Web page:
Are Girls Shortchanged in School?
In America today, more girls graduate from high school than boys and more of them go on to college, where they make up 55 percent of the total enrollment. Yet according to a report recently released by the American Association of University Women (AAUW), “girls are invisible” in classrooms which “day in, day out, deliver the message that women’s lives count for less than men’s.”
This report, How Schools Shortchange Girls, has been enthusiastically greeted by the media. With almost no attempt to evaluate the evidence on which it purports to be based, front-page articles in most of the nation’s leading newspapers have simply passed on the report’s conclusions: that standardized tests are biased against girls; that curricula and textbooks ignore or stereotype women; that teachers demonstrate bias by paying less attention to girls; and that because of discrimination girls lag behind boys in math and science and tend not to pursue careers in those fields.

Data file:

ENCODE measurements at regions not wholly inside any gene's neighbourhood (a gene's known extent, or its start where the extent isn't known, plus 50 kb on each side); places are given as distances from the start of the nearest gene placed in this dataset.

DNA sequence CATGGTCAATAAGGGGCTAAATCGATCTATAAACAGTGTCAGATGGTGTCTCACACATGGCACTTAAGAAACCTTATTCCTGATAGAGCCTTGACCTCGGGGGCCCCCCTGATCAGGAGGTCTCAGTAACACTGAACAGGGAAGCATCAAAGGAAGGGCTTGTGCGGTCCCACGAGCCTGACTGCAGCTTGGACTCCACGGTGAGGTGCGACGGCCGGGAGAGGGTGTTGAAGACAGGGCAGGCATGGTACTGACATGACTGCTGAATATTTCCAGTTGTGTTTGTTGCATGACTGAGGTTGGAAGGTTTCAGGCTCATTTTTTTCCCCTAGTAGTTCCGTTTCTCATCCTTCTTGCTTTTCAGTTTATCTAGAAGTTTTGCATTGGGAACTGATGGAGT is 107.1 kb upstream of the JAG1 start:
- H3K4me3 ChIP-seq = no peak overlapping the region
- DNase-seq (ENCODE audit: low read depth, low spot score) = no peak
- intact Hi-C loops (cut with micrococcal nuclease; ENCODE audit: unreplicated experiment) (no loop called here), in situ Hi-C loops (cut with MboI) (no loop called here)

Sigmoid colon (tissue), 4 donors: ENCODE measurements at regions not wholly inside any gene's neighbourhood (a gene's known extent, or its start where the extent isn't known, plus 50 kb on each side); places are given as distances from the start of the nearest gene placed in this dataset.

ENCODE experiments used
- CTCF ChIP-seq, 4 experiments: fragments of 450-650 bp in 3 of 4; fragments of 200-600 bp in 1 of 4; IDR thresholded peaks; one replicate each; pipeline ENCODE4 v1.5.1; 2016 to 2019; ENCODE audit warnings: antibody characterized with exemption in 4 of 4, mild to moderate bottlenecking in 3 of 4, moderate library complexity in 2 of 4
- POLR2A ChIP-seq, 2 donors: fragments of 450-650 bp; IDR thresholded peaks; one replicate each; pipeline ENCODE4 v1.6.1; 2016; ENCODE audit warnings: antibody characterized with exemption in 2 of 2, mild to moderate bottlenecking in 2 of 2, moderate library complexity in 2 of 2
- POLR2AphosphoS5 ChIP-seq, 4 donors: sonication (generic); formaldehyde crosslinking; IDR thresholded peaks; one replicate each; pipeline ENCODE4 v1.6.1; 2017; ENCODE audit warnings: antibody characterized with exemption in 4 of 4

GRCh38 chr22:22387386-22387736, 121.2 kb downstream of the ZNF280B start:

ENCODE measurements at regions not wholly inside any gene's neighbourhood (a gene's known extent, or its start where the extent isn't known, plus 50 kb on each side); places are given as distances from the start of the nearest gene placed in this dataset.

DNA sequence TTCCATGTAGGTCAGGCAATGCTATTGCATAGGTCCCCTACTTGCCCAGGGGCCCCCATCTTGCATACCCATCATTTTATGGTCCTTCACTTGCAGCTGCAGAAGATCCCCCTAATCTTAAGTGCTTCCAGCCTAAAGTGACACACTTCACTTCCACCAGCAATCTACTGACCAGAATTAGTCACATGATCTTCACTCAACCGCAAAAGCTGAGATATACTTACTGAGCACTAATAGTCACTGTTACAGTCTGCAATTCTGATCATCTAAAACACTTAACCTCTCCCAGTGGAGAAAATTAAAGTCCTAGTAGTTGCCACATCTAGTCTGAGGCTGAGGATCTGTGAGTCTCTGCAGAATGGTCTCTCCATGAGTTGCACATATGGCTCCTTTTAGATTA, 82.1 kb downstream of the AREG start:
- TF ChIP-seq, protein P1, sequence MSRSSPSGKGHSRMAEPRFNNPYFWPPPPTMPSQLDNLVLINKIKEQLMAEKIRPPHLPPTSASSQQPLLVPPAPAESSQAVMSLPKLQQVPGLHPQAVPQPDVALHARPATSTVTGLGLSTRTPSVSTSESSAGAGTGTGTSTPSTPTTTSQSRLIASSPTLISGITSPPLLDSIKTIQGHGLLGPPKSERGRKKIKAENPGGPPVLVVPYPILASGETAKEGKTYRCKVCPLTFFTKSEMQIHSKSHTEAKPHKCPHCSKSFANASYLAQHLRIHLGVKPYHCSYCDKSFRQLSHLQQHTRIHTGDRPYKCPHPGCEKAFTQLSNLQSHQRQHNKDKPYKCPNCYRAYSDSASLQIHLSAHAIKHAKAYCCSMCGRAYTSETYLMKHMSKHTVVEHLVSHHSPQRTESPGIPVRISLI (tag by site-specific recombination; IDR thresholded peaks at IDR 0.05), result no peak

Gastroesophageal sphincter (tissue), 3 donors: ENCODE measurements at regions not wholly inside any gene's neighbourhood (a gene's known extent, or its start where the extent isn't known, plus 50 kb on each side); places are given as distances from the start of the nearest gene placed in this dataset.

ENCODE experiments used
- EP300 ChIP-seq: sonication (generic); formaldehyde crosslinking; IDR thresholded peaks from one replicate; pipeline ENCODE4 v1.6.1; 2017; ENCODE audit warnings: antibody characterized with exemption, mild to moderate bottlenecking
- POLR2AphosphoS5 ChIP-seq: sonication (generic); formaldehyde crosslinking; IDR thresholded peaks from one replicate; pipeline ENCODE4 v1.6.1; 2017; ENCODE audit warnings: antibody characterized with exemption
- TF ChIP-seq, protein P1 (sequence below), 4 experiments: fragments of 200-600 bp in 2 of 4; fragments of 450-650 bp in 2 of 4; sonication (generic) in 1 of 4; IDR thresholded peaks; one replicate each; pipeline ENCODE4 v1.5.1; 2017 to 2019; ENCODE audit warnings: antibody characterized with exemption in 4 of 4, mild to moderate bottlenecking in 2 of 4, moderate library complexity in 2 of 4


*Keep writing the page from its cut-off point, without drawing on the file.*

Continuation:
All these charges are either false or misleading. And no wonder, since How Schools Shortchange Girls is based on a body of research some of which is outdated, much of which is trivial (unpublished doctoral dissertations and obscure publications), and some of which was done under the auspices of the organization issuing the report—a little like quoting yourself as an authority for your own opinions. The report ignores any published evidence—of which there is quite a bit—that does not support its conclusions and overlooks any inconvenient facts that contradict or even tend to modify those conclusions or suggest explanations other than bias for any statistical discrepancy in favor of boys (though not when the numbers favor girls).
Take, for example, the charge that the Scholastic Aptitude Test (SAT) is biased against girls. True, girls do somewhat less well than boys on the SAT, which is used to help determine admission to college; it is also true that girls get higher grades in college than boys. Since the SAT thus “underpredicts” the performance of girls in college, it must, says the AAUW report, be biased against them. But this could just as well be turned around and used as evidence that boys are the victims of grading bias. After all, scholars not quoted in the report have pointed out that girls tend to take more courses in which grading is easier (art, music, literature), and which involve the verbal skills in which girls do better, than the tougher math and science courses more boys tend to take.